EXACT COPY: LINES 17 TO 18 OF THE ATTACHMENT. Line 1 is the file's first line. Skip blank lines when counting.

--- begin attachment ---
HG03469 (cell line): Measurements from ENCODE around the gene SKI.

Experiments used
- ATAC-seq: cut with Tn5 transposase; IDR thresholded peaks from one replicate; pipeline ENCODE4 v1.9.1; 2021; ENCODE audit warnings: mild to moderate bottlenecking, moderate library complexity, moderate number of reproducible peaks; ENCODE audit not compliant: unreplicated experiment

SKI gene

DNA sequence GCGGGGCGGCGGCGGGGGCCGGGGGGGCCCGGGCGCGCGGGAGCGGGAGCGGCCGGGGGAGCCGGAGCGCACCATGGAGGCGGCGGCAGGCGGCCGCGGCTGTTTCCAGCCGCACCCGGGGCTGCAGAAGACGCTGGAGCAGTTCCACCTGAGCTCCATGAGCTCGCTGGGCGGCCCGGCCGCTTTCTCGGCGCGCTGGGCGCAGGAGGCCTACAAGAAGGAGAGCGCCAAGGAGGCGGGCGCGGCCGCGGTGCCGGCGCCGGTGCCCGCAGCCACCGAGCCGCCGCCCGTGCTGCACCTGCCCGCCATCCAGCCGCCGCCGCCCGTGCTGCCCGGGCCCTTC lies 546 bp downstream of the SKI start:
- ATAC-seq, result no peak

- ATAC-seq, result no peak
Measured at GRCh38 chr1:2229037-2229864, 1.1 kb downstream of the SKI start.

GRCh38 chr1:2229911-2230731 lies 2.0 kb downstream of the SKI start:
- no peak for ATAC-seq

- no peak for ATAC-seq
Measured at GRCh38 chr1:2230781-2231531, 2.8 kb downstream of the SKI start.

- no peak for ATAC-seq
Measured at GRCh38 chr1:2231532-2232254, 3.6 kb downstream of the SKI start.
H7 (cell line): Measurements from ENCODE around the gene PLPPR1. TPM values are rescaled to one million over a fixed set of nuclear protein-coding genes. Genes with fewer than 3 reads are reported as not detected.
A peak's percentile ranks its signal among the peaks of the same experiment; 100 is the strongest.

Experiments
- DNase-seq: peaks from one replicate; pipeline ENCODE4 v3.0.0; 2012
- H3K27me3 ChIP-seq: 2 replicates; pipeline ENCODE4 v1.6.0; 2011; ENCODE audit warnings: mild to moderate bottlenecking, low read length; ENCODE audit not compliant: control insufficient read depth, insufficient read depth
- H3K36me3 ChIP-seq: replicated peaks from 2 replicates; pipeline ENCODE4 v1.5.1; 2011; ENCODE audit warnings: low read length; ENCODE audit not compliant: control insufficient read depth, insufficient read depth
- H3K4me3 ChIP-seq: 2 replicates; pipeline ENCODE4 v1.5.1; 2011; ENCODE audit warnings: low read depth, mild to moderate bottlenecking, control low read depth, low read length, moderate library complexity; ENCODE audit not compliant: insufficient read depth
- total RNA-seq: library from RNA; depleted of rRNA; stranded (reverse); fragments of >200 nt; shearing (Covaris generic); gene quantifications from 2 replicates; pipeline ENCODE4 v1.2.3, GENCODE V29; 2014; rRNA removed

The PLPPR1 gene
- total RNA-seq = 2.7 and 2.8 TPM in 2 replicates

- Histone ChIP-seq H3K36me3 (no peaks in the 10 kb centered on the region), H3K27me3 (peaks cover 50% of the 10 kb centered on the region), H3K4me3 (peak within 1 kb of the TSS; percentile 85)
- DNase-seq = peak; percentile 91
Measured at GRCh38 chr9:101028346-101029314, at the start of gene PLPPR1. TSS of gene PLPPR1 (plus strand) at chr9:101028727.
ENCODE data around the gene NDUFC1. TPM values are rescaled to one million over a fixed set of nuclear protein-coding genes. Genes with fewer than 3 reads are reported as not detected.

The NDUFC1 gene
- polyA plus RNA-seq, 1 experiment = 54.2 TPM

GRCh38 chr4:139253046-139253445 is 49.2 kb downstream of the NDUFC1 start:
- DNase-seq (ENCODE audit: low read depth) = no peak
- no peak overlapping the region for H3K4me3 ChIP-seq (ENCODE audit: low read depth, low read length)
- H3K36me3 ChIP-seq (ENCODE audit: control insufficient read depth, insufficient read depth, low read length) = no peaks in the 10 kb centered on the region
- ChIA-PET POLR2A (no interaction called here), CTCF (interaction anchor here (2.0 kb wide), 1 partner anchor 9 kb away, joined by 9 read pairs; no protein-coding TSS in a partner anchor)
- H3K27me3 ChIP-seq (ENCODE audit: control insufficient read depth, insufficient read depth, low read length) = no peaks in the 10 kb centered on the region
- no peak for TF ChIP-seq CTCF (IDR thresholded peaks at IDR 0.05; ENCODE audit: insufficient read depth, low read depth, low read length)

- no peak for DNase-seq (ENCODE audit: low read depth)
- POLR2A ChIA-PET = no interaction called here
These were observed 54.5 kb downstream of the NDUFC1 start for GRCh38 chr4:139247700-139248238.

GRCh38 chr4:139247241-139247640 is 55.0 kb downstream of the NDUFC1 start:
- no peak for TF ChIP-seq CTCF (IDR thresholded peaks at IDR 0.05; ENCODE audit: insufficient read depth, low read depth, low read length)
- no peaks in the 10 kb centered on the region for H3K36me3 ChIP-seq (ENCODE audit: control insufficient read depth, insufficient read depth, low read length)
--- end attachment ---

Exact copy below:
Experiments
- DNase-seq: peaks from one replicate; pipeline ENCODE4 v3.0.0; 2012